Beyond the Book: Background information when reading Under Fishbone Clouds

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Under Fishbone Clouds

A Novel

by Sam Meekings

Under Fishbone Clouds by Sam Meekings X
Under Fishbone Clouds by Sam Meekings
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  • Published:
    Dec 2010, 416 pages


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Book Reviewed by:
Elena Spagnolie
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Beyond the Book

This article relates to Under Fishbone Clouds

Print Review

The Kitchen God
The playful yet poignant narrator of Sam Meekings's Under Fishbone Clouds introduces himself as Zao Jun, a being who, before becoming the Kitchen God, was a mortal human. There are many versions of his story spread throughout different regions of China, Taiwan, and Southeast Asia, coming from both Taoist and Buddhist traditions, though mythologists date the most popular version back to the Han Dynasty in the 2nd Century BC.

The Kitchen God & His Wife

Though pointedly different than Meekings's version, it is traditionally said that Zhang Lang (as he was known during his time on earth) married an honorable woman, Guo Ding Xiang, but left her for a younger, prettier woman—an act for which he was punished by the Gods. Having lost his money, his lover and his sight, Zhang Lang became a beggar and, coincidentally, went begging at his previous wife's house where he was treated with great kindness. Thinking this woman a stranger, he told his sad story to her and began to weep, and his regretful tears miraculously cured his blindness. Now able to see that he was speaking to his wife, Zhang Lang was filled with so much shame, he threw himself into the hearth of the fireplace. His wife attempted to save his life and pull him out of the fire, but she was only able to rescue one of his legs; consequently, many Chinese people now refer to a fire poker as "Zhang Lang's leg." Guo Ding Xiang mourned the loss of her husband, leaving offerings to him in honor of his memory. Upon hearing his story in heaven, The Jade Emperor made Zhang Lang the Kitchen God, granting him great influence throughout the heavens because he had learned so much from his past failures.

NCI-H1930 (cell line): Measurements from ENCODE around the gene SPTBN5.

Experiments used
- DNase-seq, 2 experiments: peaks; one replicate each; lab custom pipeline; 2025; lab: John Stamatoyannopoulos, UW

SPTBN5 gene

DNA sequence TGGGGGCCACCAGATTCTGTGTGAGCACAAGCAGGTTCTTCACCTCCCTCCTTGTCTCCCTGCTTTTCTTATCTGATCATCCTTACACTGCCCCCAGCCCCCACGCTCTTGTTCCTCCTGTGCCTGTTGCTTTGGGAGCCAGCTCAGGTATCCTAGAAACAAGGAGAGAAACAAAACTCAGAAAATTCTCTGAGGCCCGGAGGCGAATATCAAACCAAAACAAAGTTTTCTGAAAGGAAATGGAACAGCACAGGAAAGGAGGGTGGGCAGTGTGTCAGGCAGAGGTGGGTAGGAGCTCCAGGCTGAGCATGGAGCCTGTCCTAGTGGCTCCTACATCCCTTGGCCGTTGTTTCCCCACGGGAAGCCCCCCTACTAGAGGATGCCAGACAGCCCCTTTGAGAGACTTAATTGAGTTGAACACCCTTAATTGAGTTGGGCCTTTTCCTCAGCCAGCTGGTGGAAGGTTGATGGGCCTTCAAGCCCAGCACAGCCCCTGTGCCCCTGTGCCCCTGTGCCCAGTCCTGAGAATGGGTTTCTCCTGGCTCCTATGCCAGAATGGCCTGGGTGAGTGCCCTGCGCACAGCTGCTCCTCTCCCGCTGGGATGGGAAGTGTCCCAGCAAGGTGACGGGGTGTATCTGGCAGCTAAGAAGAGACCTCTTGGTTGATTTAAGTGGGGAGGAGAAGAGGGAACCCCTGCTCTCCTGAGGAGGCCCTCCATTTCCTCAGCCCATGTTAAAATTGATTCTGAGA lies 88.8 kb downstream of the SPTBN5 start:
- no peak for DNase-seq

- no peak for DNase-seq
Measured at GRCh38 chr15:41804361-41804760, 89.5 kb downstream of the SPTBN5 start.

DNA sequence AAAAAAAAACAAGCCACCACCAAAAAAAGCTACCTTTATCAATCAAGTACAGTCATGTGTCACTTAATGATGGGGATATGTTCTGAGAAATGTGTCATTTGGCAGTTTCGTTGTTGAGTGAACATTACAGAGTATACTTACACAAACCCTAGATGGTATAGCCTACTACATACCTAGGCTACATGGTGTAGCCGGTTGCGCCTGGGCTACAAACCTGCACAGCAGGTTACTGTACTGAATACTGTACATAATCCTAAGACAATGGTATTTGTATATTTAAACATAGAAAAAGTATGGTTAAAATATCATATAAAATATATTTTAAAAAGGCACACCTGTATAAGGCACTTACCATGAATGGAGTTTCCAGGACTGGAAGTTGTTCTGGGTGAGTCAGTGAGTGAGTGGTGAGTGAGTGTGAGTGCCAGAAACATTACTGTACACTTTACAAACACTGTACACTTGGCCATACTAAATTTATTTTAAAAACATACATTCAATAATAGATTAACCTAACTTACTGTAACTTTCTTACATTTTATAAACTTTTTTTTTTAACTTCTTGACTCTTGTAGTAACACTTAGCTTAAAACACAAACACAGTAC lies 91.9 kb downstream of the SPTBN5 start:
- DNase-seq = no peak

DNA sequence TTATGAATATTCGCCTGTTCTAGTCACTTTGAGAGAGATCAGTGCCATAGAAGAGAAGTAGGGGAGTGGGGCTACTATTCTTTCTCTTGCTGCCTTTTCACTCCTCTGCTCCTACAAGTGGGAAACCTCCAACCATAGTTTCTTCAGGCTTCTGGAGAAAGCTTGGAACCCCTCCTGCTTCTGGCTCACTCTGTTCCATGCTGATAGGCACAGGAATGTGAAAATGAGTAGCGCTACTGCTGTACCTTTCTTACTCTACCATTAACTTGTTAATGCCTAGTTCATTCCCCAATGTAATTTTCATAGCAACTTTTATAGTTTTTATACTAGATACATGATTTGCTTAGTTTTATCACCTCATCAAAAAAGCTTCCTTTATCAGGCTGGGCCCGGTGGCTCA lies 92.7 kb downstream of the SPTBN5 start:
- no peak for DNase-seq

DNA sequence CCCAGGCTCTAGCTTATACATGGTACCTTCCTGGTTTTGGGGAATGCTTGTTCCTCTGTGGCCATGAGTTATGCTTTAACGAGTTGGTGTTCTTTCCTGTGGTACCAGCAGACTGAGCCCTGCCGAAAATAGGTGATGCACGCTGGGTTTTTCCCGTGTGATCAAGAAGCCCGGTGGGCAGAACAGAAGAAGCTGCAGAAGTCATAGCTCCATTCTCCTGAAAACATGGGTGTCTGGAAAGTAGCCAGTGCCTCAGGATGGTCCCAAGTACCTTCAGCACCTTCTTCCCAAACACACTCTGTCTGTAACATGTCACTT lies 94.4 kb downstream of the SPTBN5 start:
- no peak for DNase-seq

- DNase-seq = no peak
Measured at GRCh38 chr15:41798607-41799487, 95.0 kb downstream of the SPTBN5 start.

Also known as Zao Shen or Tsao Chun, the Kitchen God is said to be a driving moral force in each household as he watches over the domestic activities and fortunes of its family members. A plaque or paper effigy of Zao Jun and his wife can often be found placed above the kitchen stove, which is considered to be the soul of a Chinese household; and throughout the year, in particular on his "birthday," the 3rd day of the 8th lunar month, and during the Kitchen God Festival, offerings are made to keep him in good spirits.

The Kitchen God Festival is held about one week before the Chinese New Year. Traditionally, effigies of the Kitchen God are burned as a symbolic act of departure. Special offerings might also be made and sometimes his lips will be brushed with honey before being burned in the hopes of "sweetening" his words to the Jade Emperor; or in the event that sweetening isn't enough, sealing his lips completely so he is unable to speak of their bad deeds! The Jade Emperor, also known as The Supreme Deity of Taoism, will then punish or reward as he sees fit - for example, a positive report would be rewarded with good health, abundant harvest and good luck throughout the next year.

From the end of the festival until the New Years Festival a week later, the Kitchen God is absent from his shrine while the house is cleaned in preparation of his return on New Year's Eve. Then, on New Year's Day a new effigy will be placed over the stove to guard the family in the coming new year.

Article by Elena Spagnolie

This "beyond the book article" relates to Under Fishbone Clouds. It first ran in the January 13, 2011 issue of BookBrowse Recommends.

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